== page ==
People who haven't worked in the hospitality industry don't realize how much work it takes to keep a venue open. Even though there are small teams of staff members trained to cover every work station and role, managers have to monitor each process while ensuring that every customer is happy. They also have to worry about the bills and payroll, so it's a position with a ton of responsibility.
It is essential to consider how management can make their hospitality venues a better place for staff members and customers ongoing. That may mean re-strategizing daily routines and key management focus points.
Read on to discover six things highly effective managers do. Management can work effectively with their teams and take care of customers while ensuring future success in a world with a new definition of normal.
1. They work with their staff, not above them
Team members respond much more positively and are more productive at work when they feel as though managers hear and value them. Although you're in charge, you should always aim to develop an inclusive workplace - it's much more productive for staff to respect leaders, rather than fear them.
To use an example that will be relevant to most of us for the foreseeable future, kitchen staff, servers and hosts may feel uneasy coming to work when germs can still spread. The best way to motivate them and create a safe environment is to work with them. Send regular updates on what you're doing to prep your property. Stock masks, gloves and any other preventative tools they'll need to stay healthy.
It's also vital for everyone to meet, whether in-person or over video chat, to discuss possible improvements. Staff members may point out things that aren't working so everyone can improve their workflow and create more positive experiences for customers.
2. They enforce consistent rules
It's confusing for staff members when restaurant managers only enforce rules part of the time. Instructions regarding distancing, masks or even how orders get to customers must be consistent for them to work. The best managers enforce the rules every day so everyone understands your expectations.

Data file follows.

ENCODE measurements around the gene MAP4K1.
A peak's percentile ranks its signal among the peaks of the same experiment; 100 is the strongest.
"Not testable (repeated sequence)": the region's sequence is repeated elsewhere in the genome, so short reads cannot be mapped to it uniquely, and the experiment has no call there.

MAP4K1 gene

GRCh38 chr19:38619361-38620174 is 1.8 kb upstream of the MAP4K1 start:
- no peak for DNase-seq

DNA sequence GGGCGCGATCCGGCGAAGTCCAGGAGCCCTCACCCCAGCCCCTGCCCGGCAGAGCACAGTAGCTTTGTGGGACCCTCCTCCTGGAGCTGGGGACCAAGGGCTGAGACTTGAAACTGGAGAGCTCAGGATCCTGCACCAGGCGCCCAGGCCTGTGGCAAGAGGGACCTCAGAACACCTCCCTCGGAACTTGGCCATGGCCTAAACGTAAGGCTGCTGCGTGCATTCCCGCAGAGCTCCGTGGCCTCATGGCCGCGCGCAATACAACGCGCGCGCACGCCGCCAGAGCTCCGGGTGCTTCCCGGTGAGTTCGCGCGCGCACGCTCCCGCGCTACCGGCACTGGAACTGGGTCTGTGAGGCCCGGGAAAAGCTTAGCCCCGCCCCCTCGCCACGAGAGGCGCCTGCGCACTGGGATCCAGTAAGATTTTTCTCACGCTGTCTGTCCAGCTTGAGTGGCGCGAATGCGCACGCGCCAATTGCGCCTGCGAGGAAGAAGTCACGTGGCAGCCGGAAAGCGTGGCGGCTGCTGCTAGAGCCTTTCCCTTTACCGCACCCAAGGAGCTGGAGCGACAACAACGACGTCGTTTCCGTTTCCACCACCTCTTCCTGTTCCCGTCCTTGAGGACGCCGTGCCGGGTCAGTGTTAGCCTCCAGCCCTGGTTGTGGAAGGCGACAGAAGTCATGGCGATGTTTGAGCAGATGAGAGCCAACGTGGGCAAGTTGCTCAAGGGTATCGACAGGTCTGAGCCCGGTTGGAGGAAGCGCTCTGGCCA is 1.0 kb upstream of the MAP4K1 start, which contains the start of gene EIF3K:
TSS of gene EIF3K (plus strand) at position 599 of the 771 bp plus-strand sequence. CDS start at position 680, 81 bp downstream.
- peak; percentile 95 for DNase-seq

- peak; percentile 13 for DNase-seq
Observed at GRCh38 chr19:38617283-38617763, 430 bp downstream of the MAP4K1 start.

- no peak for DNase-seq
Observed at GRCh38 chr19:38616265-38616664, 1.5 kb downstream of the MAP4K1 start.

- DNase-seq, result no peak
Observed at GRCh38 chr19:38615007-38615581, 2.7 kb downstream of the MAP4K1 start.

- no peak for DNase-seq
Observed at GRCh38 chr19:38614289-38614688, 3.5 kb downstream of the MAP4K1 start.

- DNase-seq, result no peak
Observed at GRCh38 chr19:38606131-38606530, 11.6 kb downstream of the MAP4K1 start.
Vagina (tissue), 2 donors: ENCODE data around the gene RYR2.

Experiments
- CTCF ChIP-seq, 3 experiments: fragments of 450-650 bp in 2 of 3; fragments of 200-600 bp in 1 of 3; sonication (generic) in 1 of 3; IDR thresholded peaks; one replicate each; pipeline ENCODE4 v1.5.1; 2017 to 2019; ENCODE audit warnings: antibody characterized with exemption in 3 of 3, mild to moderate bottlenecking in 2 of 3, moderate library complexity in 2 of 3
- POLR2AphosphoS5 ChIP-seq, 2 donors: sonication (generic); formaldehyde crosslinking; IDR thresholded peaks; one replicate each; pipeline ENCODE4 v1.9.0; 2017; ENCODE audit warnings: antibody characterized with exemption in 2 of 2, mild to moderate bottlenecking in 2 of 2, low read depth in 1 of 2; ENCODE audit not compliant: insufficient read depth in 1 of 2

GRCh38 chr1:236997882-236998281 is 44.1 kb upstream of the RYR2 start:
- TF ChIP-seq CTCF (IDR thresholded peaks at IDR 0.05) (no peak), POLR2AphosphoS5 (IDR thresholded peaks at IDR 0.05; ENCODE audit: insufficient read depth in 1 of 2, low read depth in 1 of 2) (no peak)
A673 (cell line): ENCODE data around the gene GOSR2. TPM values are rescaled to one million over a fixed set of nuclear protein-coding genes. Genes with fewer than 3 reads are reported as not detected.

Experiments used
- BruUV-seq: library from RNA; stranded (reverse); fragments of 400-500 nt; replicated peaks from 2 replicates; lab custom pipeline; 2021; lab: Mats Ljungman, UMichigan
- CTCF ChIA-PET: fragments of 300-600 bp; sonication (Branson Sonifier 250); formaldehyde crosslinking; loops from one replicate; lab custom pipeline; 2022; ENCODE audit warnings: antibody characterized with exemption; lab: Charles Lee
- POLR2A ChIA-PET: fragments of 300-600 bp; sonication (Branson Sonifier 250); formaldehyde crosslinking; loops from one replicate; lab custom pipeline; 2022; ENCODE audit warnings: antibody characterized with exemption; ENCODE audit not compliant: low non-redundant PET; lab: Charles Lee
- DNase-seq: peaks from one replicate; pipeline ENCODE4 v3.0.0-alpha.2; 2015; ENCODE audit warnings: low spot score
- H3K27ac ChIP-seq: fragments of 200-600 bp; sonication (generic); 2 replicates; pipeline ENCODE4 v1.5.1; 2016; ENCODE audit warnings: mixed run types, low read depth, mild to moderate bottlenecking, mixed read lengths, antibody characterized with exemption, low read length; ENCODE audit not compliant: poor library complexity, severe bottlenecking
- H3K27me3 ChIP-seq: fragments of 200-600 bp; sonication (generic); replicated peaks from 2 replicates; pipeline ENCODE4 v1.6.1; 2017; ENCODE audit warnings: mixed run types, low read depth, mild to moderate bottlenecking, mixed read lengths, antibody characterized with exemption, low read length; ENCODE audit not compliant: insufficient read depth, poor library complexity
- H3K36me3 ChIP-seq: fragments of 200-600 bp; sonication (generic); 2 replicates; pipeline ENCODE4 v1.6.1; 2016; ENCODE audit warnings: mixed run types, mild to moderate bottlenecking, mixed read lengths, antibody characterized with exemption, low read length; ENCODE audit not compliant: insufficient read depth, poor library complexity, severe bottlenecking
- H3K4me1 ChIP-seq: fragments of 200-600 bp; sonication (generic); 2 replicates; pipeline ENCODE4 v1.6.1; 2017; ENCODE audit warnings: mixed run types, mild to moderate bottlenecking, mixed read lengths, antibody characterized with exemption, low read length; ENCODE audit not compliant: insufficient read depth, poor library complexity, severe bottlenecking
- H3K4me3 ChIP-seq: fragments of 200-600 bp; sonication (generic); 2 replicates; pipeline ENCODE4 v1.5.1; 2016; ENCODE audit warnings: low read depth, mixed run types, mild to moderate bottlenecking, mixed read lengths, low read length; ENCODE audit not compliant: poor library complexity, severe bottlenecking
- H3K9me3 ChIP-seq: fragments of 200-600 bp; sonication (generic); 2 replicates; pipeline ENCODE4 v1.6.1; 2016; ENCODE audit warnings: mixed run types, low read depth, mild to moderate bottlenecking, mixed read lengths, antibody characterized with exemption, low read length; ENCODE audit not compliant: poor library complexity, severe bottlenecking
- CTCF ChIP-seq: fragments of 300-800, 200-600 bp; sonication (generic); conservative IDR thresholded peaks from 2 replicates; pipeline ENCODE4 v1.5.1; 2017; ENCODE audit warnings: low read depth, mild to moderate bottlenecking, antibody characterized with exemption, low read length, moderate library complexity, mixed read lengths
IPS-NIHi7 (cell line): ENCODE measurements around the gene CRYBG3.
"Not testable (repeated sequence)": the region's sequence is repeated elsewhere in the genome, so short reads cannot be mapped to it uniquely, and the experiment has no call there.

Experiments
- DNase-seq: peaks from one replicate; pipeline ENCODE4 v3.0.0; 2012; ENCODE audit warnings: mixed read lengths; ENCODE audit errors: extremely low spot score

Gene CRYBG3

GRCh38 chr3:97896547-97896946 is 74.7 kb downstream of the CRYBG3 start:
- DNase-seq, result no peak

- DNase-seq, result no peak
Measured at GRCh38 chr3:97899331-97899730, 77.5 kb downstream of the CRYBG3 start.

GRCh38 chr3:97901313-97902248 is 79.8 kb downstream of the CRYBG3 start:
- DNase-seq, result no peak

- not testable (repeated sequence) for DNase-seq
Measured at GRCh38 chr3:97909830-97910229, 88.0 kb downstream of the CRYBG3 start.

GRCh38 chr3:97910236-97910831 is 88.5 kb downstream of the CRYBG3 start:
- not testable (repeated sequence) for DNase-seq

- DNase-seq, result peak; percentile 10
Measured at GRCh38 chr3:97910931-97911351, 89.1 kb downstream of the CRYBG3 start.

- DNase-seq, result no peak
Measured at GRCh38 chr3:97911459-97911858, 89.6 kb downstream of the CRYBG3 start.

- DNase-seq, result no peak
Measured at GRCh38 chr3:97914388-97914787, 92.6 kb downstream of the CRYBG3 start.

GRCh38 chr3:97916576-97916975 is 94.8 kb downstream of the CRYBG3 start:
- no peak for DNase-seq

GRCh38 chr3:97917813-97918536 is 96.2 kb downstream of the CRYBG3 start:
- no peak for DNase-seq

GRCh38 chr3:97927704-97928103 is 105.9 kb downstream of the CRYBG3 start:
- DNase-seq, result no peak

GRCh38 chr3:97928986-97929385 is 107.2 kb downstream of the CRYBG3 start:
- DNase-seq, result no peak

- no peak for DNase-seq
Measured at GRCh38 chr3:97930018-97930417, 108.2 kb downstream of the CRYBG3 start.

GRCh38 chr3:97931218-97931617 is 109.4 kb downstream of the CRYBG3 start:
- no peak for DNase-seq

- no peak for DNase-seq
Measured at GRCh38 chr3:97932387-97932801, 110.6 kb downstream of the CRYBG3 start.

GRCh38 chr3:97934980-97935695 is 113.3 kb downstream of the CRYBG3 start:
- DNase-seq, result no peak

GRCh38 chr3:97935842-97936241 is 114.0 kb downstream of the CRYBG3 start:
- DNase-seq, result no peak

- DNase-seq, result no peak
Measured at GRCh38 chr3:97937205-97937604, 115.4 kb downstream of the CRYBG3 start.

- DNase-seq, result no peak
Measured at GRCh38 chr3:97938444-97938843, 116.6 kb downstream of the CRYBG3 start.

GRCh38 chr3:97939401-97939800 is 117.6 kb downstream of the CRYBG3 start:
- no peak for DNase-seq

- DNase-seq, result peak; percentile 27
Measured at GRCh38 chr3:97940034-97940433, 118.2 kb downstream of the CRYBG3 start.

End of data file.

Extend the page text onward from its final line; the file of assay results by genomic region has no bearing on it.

Part of rule enforcement means recognizing that customers must follow them as well. If customers won't abide by health and safety requirements, strong leadership will escort them out of the building until they comply. Staff members who are adjusting to the rules as well will appreciate that management is willing to stand up for them and their safety. It results in more employees listening and cooperating in future situations and changes.
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3. They emphasize communication
Communication can prevent the restaurant environment from becoming tense or full of stress. Management sets the tone for everyone, so work on improving skills that will make communication effortless. Some actions to consider could be paying attention to your body language, making written announcements or even improving your memory.
Effective communication is also a great way to boost morale. In a time where staff members may feel nervous to come to work and interact with customers, they'll be more confident about fulfilling their job duties if they know they can come to management with any concerns. The flip side is that a great restaurant manager will then take action on those concerns, like increasing hand sanitizer bottles at work stations or trying to be more flexible with shift rotations.
4. They plan for everything
Restaurant managers should know how to handle any situation, which requires planning. Plan for best and worst-case scenarios, like how to handle increased customer attendance or a future shutdown.
5. They promote positive workplace culture
A positive workplace culture creates a better environment for everyone to work in. If people enjoy where they work, they'll be more effective in their roles.
Restaurant managers can build a positive culture by setting an example for everyone to follow. Show up on time, be the last person to leave, know the major functions of every job and keep a positive attitude even during tense situations.
6. They make the rounds
Management must make the rounds during business hours to check on their team members. That said, hovering too close by can make staff feel micromanaged! It's a fine line: be available, but not overly critical. Everyone will feel personally supported and you can solve any issues as they arise.
This practice is also helpful because it gives management more face time with their employees. You'll hear who's tired, frustrated or needs to swap shifts so that you have more time to find solutions. It saves time and may help retain employees who feel like management is disconnected and impersonal.
|Kacey Bradley is the blogger behind The Drifter Collective, an eclectic lifestyle blog that expresses various forms of style through the influence of culture and the world around us. Along with writing for her blog, she has written for sites like U.S. News, Hotel Online, SevenRooms, Point 2 Home and more! Follow Kacey on Twitter and subscribe to her blog to keep up with her travels and inspiring posts!|
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